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A portable scanner for magnetic resonance imaging of the brain


Access to scanners for magnetic resonance imaging (MRI) is typically limited by cost and by infrastructure requirements. Here, we report the design and testing of a portable prototype scanner for brain MRI that uses a compact and lightweight permanent rare-earth magnet with a built-in readout field gradient. The 122-kg low-field (80 mT) magnet has a Halbach cylinder design that results in a minimal stray field and requires neither cryogenics nor external power. The built-in magnetic field gradient reduces the reliance on high-power gradient drivers, lowering the overall requirements for power and cooling, and reducing acoustic noise. Imperfections in the encoding fields are mitigated with a generalized iterative image reconstruction technique that leverages previous characterization of the field patterns. In healthy adult volunteers, the scanner can generate T1-weighted, T2-weighted and proton density-weighted brain images with a spatial resolution of 2.2 × 1.3 × 6.8 mm3. Future versions of the scanner could improve the accessibility of brain MRI at the point of care, particularly for critically ill patients.

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Fig. 1: Portable MRI brain scanner prototype.
Fig. 2: Permanent low-field magnet design.
Fig. 3: Gradient coil design.
Fig. 4: MRI pulse sequence diagram.
Fig. 5: 3D T2-, T1- and proton density-weighted images of the brain in healthy adult volunteers.
Fig. 6: Analysis of the measured encoding field maps (Gx, Gz and Gy) in the central field map slices.

Data availability

The main data supporting the results of this study are available within the paper and its Supplementary Information. All reconstructed MATLAB image files and one exemplary raw dataset are available from GitHub at

Code availability

The MRI data were analysed using custom code in MATLAB 2018b. Image reconstruction and processing code is available from GitHub at Field-mapping MATLAB code and TNMR files are available from the corresponding author upon request.


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We thank T. Witzel for valuable advice over the course of developing the system, as well as specific assistance with consoles; M. Haskell for contributing to the magnet design algorithm; M. David for assistance with the gradient nonlinearity analysis; S. Sigalovsky for the construction of mechanical components; J. Conklin for insightful discussions on clinical applications; and N. Koonjoo for help with the helmet coil design. The research reported in this publication was supported by the National Institute of Biomedical Imaging and Bioengineering of the National Institutes of Health under award nos. R01EB018976, 5T32EB1680 and R00EB021349.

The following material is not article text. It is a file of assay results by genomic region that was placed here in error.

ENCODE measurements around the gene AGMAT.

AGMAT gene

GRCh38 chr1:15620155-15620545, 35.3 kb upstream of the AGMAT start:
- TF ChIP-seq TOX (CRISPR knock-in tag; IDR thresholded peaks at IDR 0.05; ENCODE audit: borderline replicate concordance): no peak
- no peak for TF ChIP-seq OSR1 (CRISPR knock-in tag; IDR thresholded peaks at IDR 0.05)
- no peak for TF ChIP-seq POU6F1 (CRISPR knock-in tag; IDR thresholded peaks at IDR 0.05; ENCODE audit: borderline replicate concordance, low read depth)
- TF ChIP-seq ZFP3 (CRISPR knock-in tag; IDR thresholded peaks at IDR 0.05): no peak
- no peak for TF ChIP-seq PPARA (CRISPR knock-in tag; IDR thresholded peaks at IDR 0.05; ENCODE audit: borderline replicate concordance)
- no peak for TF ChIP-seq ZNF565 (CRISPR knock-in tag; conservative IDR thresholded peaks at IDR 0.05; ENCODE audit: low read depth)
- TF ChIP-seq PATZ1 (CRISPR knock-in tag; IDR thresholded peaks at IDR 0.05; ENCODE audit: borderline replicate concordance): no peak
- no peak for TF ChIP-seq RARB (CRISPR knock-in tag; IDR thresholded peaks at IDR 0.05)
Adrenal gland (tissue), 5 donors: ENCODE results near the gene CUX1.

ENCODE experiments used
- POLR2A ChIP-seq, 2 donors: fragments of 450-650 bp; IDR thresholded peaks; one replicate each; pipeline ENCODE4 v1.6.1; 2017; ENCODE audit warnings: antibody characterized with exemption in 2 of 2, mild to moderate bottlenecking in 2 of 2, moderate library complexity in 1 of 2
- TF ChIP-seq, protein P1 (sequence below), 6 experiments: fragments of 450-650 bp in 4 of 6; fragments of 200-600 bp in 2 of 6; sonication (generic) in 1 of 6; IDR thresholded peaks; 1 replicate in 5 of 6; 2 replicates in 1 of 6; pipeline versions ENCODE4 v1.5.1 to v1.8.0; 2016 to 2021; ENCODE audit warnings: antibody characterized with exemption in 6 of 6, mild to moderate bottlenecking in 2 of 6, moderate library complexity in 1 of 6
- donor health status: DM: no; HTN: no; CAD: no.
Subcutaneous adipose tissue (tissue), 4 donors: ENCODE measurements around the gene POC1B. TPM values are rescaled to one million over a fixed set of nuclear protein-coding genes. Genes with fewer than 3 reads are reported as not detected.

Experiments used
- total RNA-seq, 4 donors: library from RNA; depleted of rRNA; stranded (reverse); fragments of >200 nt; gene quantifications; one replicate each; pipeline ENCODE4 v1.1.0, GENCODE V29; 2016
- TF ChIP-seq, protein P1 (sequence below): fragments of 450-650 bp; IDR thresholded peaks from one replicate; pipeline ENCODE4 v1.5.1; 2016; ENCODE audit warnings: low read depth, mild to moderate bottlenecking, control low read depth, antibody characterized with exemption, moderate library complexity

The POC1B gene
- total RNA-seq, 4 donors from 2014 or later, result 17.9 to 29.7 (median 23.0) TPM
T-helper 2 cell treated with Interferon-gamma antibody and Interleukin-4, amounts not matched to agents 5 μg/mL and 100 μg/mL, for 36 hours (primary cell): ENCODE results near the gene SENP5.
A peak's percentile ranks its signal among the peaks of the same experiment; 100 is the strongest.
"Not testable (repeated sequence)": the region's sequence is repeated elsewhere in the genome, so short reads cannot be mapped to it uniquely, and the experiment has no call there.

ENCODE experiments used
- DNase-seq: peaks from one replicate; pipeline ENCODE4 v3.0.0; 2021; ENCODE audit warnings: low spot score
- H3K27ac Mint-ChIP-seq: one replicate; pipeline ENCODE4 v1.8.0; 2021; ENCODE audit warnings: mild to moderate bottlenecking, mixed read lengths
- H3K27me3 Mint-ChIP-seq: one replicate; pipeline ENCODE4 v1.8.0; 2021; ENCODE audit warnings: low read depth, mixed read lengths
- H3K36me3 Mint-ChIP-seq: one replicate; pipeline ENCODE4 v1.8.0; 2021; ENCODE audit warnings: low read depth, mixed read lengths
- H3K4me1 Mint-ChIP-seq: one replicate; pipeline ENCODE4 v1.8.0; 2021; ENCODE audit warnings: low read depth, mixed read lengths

Author information




C.Z.C., P.C.M., J.P.S., S.A.S., C.R.S., C.F.V., M.S., M.S.R. and L.L.W. contributed to or advised on system design, implementation and validation experiments. C.Z.C., J.P.S., S.F.C. and B.G. contributed to development of the image reconstruction method. M.H.L. provided guidance for clinical application and subsequent design choices. C.Z.C. wrote the manuscript. All authors contributed to reviewing and editing the manuscript.

Corresponding author

Correspondence to Clarissa Z. Cooley.

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Competing interests

M.H.L. is a consultant for GE Healthcare and receives research funding from GE Healthcare. L.L.W. and S.F.C. receive research funding from Siemens Healthineers. M.S.R. is a co-founder of Hyperfine Research and receives research funding from GE Healthcare. C.Z.C., J.P.S. and L.L.W. are listed as inventors on a patent (US patent 10,359,481) filed by Partners HealthCare for portable MRI using a rotating array of permanent magnets. C.Z.C., J.P.S., B.G., M.S.R. and L.L.W. are listed as inventors on a patent (US patent application 16/092,686) filed by Partners HealthCare for the use of swept RF pulses applied with RF spatial phase gradients. C.Z.C., J.P.S. and L.L.W. are consultants and equity holders for Neuro42, Inc.

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Cooley, C.Z., McDaniel, P.C., Stockmann, J.P. et al. A portable scanner for magnetic resonance imaging of the brain. Nat Biomed Eng 5, 229–239 (2021).

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